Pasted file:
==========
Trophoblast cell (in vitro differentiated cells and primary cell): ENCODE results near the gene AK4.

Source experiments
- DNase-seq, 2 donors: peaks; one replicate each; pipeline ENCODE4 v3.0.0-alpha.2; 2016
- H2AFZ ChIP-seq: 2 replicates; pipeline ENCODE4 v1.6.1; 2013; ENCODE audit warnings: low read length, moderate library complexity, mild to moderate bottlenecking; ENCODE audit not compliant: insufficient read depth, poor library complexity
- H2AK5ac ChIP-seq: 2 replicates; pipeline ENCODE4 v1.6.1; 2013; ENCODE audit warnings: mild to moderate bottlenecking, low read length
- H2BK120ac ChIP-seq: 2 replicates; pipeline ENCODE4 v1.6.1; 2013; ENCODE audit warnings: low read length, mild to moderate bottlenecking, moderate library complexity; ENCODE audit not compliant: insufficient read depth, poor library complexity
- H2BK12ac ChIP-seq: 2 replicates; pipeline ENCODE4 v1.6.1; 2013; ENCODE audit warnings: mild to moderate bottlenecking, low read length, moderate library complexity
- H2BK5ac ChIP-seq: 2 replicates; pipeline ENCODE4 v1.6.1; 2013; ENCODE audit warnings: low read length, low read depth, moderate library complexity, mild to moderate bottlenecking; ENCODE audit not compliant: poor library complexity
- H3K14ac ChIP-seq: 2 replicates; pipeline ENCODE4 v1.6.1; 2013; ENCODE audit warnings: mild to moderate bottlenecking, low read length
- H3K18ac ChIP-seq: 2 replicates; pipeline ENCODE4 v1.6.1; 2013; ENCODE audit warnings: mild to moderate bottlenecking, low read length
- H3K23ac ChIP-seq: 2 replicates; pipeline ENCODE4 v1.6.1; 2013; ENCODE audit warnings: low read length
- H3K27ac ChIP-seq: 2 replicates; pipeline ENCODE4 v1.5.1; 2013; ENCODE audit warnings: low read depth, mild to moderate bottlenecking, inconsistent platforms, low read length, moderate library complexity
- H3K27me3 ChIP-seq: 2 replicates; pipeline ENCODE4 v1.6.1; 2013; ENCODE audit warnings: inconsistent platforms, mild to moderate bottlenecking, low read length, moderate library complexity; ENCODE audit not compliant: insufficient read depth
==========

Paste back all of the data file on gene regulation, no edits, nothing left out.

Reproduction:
Trophoblast cell (in vitro differentiated cells and primary cell): ENCODE results near the gene AK4.

Source experiments
- DNase-seq, 2 donors: peaks; one replicate each; pipeline ENCODE4 v3.0.0-alpha.2; 2016
- H2AFZ ChIP-seq: 2 replicates; pipeline ENCODE4 v1.6.1; 2013; ENCODE audit warnings: low read length, moderate library complexity, mild to moderate bottlenecking; ENCODE audit not compliant: insufficient read depth, poor library complexity
- H2AK5ac ChIP-seq: 2 replicates; pipeline ENCODE4 v1.6.1; 2013; ENCODE audit warnings: mild to moderate bottlenecking, low read length
- H2BK120ac ChIP-seq: 2 replicates; pipeline ENCODE4 v1.6.1; 2013; ENCODE audit warnings: low read length, mild to moderate bottlenecking, moderate library complexity; ENCODE audit not compliant: insufficient read depth, poor library complexity
- H2BK12ac ChIP-seq: 2 replicates; pipeline ENCODE4 v1.6.1; 2013; ENCODE audit warnings: mild to moderate bottlenecking, low read length, moderate library complexity
- H2BK5ac ChIP-seq: 2 replicates; pipeline ENCODE4 v1.6.1; 2013; ENCODE audit warnings: low read length, low read depth, moderate library complexity, mild to moderate bottlenecking; ENCODE audit not compliant: poor library complexity
- H3K14ac ChIP-seq: 2 replicates; pipeline ENCODE4 v1.6.1; 2013; ENCODE audit warnings: mild to moderate bottlenecking, low read length
- H3K18ac ChIP-seq: 2 replicates; pipeline ENCODE4 v1.6.1; 2013; ENCODE audit warnings: mild to moderate bottlenecking, low read length
- H3K23ac ChIP-seq: 2 replicates; pipeline ENCODE4 v1.6.1; 2013; ENCODE audit warnings: low read length
- H3K27ac ChIP-seq: 2 replicates; pipeline ENCODE4 v1.5.1; 2013; ENCODE audit warnings: low read depth, mild to moderate bottlenecking, inconsistent platforms, low read length, moderate library complexity
- H3K27me3 ChIP-seq: 2 replicates; pipeline ENCODE4 v1.6.1; 2013; ENCODE audit warnings: inconsistent platforms, mild to moderate bottlenecking, low read length, moderate library complexity; ENCODE audit not compliant: insufficient read depth